Crypto Collectibles

Feature Story


Producing 10,000 artworks is a monumental task for any artist, even a group of artists. However, the bar becomes much lower when the creation of each unique piece is done by computer program, mixing and matching variables to eliminate the chance of doubles. Welcome to "generative art" a 2017 invention by Larva Labs that used software to create 10,000 randomly generated pixel-based avatars as individual "Cryptopunks" using unique combinations of attributes such as hats, hairstyle and jewellery. This was the spark that launched the usage of NFT for crypto-collectables. Each of these simple pixel-faced avatars has been created as an NFT token on the Ethereum blockchain, which serves as a deed of ownership. 

Cryptopunks started as an experiment, and they were originally given away by the lab. By 2020, however, they had become sought after collectables and they were fetching six figures in marketplaces, and then seven-figure sums at auction houses by the next year. It is hard to grasp exactly the appeal of these simple pixelated figures, but the fact they initiated the crypto art movement makes them historic, they are verifiably rare, and being owned by celebrities and business identities does bolster their desirability. Other people may intrinsically enjoy the artwork, or want to display it as an online avatar to feel like part of an exclusive club. Regardless, paying nearly USD 8 million for an 8-bit pixelated avatar signals that buying collectable NFT is as much about ostentatious displays of affluence, "Flexing" in blockchain jargon, as it is about the FOMO (fear of missing out) rush to capitalise on stratospheric rises in value.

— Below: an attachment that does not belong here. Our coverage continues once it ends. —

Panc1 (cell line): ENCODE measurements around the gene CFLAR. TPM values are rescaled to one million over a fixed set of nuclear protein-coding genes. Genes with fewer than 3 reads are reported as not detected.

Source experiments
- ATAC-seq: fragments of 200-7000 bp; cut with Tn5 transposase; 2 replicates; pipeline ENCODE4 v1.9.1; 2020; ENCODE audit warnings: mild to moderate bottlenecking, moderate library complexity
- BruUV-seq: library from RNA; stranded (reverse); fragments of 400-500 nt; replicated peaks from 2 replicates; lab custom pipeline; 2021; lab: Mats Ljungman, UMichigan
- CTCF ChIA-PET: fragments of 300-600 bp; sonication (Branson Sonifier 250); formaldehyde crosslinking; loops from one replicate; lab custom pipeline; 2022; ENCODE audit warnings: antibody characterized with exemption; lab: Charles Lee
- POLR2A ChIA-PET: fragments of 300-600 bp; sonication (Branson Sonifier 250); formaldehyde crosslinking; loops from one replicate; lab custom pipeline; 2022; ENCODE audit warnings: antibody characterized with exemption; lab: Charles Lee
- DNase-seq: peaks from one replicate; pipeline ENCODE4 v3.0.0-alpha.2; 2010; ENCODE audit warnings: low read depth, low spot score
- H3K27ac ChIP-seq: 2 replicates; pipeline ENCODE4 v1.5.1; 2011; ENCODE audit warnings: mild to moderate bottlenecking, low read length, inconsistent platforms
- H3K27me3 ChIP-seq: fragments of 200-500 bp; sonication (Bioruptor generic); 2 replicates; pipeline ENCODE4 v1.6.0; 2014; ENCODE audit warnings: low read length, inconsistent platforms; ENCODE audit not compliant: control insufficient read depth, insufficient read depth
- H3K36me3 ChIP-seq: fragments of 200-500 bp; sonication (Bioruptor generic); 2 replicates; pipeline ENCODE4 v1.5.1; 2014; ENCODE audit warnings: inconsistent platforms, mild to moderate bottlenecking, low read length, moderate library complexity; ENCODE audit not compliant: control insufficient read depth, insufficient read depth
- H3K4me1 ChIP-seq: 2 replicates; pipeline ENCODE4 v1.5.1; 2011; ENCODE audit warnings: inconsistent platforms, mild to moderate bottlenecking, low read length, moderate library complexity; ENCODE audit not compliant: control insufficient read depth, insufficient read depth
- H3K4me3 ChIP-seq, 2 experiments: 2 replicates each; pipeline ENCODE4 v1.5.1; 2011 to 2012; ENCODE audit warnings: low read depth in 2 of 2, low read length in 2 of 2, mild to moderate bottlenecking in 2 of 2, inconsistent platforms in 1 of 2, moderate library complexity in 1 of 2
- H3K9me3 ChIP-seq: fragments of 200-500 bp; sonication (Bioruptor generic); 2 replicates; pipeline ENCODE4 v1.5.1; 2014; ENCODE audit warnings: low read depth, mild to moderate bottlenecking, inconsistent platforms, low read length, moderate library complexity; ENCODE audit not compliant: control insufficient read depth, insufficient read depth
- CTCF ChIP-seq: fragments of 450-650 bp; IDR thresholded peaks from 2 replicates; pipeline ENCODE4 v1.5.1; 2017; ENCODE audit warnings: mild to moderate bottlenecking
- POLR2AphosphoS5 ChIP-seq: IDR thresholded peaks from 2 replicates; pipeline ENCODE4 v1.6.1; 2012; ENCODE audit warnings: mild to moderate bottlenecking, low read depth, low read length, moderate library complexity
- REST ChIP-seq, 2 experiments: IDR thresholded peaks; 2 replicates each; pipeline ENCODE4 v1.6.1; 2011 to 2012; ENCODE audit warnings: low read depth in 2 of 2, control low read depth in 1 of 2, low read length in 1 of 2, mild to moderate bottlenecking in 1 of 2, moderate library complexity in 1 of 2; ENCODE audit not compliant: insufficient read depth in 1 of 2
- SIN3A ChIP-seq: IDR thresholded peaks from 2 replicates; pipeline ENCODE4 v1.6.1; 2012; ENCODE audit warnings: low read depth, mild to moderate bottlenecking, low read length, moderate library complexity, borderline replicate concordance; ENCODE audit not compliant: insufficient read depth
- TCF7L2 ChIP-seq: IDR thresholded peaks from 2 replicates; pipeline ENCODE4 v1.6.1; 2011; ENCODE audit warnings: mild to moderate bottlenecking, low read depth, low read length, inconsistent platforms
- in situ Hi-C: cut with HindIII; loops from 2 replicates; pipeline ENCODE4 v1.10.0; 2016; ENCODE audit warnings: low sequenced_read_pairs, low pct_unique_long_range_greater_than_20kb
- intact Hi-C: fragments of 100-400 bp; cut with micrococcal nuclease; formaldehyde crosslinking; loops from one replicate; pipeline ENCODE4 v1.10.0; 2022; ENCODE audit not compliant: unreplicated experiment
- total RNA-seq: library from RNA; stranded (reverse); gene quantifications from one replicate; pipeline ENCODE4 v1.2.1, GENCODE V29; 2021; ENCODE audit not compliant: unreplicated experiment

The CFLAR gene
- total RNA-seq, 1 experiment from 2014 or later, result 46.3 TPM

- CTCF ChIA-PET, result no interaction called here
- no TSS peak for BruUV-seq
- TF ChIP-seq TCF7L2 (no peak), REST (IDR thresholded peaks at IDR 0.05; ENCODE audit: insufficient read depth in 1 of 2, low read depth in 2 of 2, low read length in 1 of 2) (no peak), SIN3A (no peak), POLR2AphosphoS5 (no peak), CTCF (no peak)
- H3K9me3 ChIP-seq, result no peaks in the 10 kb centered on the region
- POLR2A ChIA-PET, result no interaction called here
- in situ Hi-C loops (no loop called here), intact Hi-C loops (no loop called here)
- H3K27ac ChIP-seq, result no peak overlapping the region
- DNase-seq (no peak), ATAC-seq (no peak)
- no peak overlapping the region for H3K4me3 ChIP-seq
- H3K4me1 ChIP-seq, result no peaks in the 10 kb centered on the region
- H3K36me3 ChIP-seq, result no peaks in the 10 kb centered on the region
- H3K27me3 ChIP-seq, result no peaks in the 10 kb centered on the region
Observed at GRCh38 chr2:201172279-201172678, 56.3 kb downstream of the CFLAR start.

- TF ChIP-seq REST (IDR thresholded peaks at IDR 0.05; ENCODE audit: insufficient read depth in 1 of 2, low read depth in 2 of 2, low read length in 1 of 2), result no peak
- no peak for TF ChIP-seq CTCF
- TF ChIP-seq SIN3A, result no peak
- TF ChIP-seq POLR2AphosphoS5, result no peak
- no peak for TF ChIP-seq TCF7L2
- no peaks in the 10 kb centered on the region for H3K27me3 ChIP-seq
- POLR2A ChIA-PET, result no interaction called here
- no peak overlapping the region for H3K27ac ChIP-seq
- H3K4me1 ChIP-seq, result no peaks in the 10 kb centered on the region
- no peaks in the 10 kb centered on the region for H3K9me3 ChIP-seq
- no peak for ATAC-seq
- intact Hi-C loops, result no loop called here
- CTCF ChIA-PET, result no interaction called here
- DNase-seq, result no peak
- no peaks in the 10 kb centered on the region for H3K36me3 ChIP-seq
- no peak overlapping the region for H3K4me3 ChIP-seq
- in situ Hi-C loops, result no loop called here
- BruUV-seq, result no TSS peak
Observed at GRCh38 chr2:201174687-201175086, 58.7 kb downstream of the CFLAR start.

Bored Ape 

Yacht Club (BAYC) 

Never has a boring NFT been so attractive. The Bored Ape Yacht Club (BAYC) is a collection of 10,000 unique Bored Ape NFTs, and another example of generative art. However, it is more than a simple jpeg piece of art. Rather, an owner's Bored Ape doubles as a Yacht Club membership card to the BAYC Virtual Swamp which is home to this decentralised community, and your ape unlocks members-only access to club perks. 

BAYC has become more than just a piece of art, as it has expanded into merchandise with special deals for BAYC owners, and real-life events such as a recent yacht cruise party in New York—where the admission was proof of ownership of a BAYC. The BAYC are not only objects of desire, but also of utility, they give a purpose and use case for owning the NFT. The BAYC branding is strong. A slew of investors, collectors, and celebrities have joined the owners' ranks, further heightening desire for entry into this "club" as a way of flexing the individual's wealth or social status. 

Where BAYC has pushed the boundaries of NFT collectables is in the area of intellectual property ownership, and what this allows owners of BAYC to do. Distinct from the usual practice for NFT, where the owner does not get the intellectual property rights to their purchase, the BAYC actual own their apes in all senses of the word. Having the commercial rights to their unique Bored Ape has led to a brisk secondary market, as well as an array of physical products such as t-shirts, hats, skateboards, and even beer!